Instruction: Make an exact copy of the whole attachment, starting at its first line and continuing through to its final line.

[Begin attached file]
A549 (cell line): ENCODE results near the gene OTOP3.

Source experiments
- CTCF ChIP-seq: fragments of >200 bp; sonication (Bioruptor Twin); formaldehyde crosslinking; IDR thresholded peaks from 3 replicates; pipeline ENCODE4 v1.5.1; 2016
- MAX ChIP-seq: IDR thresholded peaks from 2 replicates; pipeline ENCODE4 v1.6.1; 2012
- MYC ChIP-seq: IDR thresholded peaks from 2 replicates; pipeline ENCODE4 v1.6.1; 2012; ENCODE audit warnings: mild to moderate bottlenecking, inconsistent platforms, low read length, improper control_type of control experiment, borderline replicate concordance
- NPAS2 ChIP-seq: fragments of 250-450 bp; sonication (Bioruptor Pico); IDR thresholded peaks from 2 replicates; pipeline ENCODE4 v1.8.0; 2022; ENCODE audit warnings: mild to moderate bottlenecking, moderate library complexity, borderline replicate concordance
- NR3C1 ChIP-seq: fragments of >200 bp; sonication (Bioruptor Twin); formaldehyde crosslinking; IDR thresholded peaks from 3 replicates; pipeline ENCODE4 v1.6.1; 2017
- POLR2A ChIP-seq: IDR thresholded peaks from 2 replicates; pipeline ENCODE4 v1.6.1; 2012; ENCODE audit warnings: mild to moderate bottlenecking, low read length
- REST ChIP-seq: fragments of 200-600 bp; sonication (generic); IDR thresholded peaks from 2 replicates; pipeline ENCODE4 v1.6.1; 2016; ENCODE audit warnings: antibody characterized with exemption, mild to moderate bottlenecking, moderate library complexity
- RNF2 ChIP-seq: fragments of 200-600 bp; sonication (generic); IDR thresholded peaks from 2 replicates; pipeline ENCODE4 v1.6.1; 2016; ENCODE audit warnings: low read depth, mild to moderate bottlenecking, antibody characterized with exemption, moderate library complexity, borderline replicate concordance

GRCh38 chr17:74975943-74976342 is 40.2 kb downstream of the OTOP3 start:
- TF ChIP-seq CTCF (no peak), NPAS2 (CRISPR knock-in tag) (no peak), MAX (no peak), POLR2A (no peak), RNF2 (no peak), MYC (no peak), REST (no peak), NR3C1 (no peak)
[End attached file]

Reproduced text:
A549 (cell line): ENCODE results near the gene OTOP3.

Source experiments
- CTCF ChIP-seq: fragments of >200 bp; sonication (Bioruptor Twin); formaldehyde crosslinking; IDR thresholded peaks from 3 replicates; pipeline ENCODE4 v1.5.1; 2016
- MAX ChIP-seq: IDR thresholded peaks from 2 replicates; pipeline ENCODE4 v1.6.1; 2012
- MYC ChIP-seq: IDR thresholded peaks from 2 replicates; pipeline ENCODE4 v1.6.1; 2012; ENCODE audit warnings: mild to moderate bottlenecking, inconsistent platforms, low read length, improper control_type of control experiment, borderline replicate concordance
- NPAS2 ChIP-seq: fragments of 250-450 bp; sonication (Bioruptor Pico); IDR thresholded peaks from 2 replicates; pipeline ENCODE4 v1.8.0; 2022; ENCODE audit warnings: mild to moderate bottlenecking, moderate library complexity, borderline replicate concordance
- NR3C1 ChIP-seq: fragments of >200 bp; sonication (Bioruptor Twin); formaldehyde crosslinking; IDR thresholded peaks from 3 replicates; pipeline ENCODE4 v1.6.1; 2017
- POLR2A ChIP-seq: IDR thresholded peaks from 2 replicates; pipeline ENCODE4 v1.6.1; 2012; ENCODE audit warnings: mild to moderate bottlenecking, low read length
- REST ChIP-seq: fragments of 200-600 bp; sonication (generic); IDR thresholded peaks from 2 replicates; pipeline ENCODE4 v1.6.1; 2016; ENCODE audit warnings: antibody characterized with exemption, mild to moderate bottlenecking, moderate library complexity
- RNF2 ChIP-seq: fragments of 200-600 bp; sonication (generic); IDR thresholded peaks from 2 replicates; pipeline ENCODE4 v1.6.1; 2016; ENCODE audit warnings: low read depth, mild to moderate bottlenecking, antibody characterized with exemption, moderate library complexity, borderline replicate concordance

GRCh38 chr17:74975943-74976342 is 40.2 kb downstream of the OTOP3 start:
- TF ChIP-seq CTCF (no peak), NPAS2 (CRISPR knock-in tag) (no peak), MAX (no peak), POLR2A (no peak), RNF2 (no peak), MYC (no peak), REST (no peak), NR3C1 (no peak)